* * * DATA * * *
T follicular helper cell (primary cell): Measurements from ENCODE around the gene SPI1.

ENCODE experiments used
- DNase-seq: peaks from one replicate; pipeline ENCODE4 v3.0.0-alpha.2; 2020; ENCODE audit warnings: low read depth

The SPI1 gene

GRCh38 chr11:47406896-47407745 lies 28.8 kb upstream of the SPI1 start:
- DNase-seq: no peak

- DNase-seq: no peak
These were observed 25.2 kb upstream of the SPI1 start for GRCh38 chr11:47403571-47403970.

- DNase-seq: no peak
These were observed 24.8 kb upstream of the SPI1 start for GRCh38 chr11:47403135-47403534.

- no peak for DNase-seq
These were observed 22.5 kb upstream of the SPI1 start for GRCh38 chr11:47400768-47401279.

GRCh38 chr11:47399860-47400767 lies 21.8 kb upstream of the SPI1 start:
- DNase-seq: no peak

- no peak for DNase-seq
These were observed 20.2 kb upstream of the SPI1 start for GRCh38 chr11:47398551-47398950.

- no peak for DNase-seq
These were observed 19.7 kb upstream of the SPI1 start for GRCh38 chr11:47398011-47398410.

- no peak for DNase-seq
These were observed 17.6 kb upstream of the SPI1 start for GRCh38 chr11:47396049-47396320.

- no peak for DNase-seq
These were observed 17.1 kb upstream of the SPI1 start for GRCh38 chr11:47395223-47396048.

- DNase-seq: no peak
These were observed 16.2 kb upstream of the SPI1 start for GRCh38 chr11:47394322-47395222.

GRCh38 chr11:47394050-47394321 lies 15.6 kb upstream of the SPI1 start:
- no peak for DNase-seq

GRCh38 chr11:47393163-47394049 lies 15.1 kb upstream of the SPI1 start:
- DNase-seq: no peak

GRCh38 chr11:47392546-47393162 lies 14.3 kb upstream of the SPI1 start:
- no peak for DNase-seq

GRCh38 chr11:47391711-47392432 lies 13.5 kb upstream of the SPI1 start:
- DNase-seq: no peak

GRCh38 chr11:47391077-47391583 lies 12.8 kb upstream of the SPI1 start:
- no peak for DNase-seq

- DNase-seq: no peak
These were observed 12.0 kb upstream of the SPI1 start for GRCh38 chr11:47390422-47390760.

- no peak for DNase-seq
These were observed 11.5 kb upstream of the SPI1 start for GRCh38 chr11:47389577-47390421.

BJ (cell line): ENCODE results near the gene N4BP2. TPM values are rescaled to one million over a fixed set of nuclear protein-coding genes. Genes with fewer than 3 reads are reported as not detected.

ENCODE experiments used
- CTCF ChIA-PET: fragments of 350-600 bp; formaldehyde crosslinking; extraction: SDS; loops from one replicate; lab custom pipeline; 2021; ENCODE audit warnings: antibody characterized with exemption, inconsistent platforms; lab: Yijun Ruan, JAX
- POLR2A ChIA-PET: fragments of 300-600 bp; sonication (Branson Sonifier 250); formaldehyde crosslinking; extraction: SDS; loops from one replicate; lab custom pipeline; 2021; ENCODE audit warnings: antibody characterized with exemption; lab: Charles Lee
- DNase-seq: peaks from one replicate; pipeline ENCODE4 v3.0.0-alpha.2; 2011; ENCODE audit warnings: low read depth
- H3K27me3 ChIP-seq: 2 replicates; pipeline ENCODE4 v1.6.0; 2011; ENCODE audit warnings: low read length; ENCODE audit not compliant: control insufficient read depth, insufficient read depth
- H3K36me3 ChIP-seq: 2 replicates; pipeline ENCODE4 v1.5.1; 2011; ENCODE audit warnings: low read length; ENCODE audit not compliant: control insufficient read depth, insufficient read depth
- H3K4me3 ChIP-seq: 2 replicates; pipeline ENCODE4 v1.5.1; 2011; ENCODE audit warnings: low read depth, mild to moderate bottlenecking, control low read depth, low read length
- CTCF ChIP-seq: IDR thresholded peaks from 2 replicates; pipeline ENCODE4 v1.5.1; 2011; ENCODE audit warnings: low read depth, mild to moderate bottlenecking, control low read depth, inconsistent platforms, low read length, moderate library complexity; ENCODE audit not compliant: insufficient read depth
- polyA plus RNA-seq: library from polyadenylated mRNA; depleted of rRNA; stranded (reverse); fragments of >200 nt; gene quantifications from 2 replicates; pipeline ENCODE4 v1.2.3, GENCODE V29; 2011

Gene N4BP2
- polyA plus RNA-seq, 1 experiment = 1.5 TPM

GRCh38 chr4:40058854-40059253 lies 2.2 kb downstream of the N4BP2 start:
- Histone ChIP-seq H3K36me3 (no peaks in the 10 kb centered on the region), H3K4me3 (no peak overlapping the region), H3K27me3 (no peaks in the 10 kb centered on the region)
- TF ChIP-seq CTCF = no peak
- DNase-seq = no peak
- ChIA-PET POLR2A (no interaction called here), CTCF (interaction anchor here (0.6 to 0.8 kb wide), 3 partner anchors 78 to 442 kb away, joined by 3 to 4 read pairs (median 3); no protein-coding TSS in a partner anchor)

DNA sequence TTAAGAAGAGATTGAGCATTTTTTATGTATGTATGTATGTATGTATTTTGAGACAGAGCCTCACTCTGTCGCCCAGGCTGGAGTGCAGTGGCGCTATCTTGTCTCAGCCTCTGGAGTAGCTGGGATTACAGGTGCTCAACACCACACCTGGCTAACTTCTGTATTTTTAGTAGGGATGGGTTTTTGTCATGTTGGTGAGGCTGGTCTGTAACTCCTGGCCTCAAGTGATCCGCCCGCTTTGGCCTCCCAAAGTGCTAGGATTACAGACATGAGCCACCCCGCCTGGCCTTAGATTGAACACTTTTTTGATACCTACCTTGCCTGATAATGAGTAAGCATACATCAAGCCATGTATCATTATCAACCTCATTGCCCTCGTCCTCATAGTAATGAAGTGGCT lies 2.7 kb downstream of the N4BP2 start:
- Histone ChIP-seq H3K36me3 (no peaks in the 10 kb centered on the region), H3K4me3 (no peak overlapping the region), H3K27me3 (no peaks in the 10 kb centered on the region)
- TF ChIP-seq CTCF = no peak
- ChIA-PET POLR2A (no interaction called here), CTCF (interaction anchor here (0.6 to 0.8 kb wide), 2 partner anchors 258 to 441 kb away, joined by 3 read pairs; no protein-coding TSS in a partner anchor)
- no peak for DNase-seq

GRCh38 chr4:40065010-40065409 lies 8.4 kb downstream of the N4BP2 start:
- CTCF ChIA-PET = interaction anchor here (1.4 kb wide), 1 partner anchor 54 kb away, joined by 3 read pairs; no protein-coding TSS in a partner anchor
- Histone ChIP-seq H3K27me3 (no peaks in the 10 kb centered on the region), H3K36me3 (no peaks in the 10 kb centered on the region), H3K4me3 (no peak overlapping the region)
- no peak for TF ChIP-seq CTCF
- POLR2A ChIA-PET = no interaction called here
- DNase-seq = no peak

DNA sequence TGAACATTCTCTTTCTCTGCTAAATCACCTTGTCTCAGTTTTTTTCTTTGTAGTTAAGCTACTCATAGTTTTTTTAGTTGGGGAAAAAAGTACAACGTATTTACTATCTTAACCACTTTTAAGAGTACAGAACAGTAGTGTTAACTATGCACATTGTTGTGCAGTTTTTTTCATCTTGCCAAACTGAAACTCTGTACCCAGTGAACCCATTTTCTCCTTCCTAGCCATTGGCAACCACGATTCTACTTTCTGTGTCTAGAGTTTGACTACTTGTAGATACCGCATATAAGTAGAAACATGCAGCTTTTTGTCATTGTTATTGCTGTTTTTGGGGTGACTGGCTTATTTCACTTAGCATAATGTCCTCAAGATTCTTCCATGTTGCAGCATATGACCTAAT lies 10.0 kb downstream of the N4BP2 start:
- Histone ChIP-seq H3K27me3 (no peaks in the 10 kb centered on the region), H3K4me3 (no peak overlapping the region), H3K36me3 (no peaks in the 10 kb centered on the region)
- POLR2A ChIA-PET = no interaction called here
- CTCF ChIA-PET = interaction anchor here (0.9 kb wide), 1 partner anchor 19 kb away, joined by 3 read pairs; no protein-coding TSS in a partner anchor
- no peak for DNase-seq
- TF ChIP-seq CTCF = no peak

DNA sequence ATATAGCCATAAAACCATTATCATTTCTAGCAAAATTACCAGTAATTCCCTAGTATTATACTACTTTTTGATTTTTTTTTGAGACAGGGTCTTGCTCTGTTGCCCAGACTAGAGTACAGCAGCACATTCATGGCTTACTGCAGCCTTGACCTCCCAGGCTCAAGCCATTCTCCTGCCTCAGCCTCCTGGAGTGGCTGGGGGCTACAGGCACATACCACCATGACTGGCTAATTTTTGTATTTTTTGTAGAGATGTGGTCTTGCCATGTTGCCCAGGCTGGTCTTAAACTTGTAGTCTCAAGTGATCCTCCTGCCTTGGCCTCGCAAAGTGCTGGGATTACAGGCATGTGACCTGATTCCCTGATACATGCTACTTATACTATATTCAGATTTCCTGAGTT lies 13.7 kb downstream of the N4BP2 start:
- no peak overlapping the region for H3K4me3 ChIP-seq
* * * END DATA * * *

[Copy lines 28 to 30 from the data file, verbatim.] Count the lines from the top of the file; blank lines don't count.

- DNase-seq: no peak

GRCh38 chr11:47392546-47393162 lies 14.3 kb upstream of the SPI1 start:
- no peak for DNase-seq